We know that resistivity `rho=m/(e^2ngamma)` .
In a conductor, the value of n is large but almost constant with any change intemperature. However, with increasing temperature, the collision rate of electrons increase, and that causes `gamma` (mean time between collisions) to be smaller. That’s why resistivity increases with temperature in a conductor.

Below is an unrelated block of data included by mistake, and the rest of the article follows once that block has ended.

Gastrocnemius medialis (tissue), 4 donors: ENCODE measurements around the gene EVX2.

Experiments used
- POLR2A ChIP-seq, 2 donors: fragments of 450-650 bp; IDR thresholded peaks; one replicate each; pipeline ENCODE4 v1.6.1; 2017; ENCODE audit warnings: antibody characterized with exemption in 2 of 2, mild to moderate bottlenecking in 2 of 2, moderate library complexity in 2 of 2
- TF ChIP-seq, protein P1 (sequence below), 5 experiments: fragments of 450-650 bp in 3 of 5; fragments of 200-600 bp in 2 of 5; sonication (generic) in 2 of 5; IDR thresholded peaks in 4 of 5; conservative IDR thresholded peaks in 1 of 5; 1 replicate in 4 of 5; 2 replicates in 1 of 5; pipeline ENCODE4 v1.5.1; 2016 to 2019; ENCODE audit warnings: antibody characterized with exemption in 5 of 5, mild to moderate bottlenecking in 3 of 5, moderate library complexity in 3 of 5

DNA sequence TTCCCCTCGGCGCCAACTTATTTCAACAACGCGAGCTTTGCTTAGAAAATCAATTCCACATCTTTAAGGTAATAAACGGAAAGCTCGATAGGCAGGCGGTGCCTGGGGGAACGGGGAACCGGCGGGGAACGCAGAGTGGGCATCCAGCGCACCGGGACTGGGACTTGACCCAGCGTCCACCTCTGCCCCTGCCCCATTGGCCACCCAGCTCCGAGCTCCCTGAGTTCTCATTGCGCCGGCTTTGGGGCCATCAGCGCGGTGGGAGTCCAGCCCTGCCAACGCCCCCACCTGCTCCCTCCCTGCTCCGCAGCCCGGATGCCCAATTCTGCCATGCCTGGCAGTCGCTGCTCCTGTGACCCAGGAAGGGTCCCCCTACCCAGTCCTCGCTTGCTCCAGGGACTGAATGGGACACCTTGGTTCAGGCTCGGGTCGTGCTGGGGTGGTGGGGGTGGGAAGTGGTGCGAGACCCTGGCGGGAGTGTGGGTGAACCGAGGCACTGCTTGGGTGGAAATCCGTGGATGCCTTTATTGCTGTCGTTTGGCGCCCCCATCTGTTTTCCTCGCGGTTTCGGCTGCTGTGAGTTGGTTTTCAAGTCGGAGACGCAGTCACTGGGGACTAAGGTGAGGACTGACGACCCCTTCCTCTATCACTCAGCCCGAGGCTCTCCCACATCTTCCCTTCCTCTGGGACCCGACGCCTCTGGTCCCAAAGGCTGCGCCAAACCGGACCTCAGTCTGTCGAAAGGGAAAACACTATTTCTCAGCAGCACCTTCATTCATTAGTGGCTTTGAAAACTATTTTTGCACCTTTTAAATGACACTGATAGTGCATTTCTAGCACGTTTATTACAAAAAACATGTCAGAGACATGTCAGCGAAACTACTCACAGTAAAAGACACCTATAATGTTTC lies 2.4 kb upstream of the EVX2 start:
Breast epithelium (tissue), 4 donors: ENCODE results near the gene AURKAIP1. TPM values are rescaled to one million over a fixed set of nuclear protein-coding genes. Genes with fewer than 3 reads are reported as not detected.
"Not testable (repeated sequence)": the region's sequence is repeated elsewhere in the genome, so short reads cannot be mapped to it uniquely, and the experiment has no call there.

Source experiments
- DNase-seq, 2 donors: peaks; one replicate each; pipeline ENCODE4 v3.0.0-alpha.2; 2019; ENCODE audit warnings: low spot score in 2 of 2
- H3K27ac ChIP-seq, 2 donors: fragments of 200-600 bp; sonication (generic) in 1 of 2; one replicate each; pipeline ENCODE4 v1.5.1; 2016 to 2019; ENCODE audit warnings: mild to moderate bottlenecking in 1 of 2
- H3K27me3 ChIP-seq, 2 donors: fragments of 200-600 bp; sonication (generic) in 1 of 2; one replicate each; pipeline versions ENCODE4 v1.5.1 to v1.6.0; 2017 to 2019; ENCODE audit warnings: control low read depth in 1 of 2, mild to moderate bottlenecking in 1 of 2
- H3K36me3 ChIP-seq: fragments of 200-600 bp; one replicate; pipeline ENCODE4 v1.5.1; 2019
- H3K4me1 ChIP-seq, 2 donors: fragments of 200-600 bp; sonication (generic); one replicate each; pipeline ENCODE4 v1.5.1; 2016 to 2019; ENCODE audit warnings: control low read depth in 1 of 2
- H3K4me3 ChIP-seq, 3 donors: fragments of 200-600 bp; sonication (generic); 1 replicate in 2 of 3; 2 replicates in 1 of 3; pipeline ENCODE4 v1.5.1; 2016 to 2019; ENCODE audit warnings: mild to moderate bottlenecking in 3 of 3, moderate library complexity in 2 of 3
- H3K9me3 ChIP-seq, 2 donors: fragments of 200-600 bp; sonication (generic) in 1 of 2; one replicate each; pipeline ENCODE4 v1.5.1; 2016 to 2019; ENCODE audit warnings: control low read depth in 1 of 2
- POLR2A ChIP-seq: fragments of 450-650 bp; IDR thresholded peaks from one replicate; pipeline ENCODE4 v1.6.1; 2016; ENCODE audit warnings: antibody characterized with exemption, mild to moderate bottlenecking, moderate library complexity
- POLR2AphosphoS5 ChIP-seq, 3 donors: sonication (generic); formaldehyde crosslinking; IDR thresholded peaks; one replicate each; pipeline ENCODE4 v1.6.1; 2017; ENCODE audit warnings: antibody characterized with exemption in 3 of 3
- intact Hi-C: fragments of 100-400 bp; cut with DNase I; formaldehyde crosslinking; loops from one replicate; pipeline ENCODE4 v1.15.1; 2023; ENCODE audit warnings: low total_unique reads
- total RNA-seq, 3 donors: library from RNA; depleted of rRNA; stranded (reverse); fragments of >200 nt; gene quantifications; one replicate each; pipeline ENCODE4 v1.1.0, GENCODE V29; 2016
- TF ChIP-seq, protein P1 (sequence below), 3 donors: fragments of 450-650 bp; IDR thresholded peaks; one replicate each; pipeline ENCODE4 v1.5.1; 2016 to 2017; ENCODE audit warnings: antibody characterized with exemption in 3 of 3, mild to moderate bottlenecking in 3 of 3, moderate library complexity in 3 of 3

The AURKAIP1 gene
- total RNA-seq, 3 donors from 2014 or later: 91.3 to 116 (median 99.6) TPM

On the other hand, for a semiconductor, n is small but increases very fast, as the increased thermal agitation make more charge carriers available, and so resistivity decreases as temperature increases. Same as a conductor, the `gamma` value decreases as temperature goes up, but effect of increasing n is stronger then the decreasing in `gamma` , so the denominator in the formula is increasing, the whole formula has a decreasing value as temperature goes up, and it makes sense that resistivity decreases as temperature increases in a seminconductor.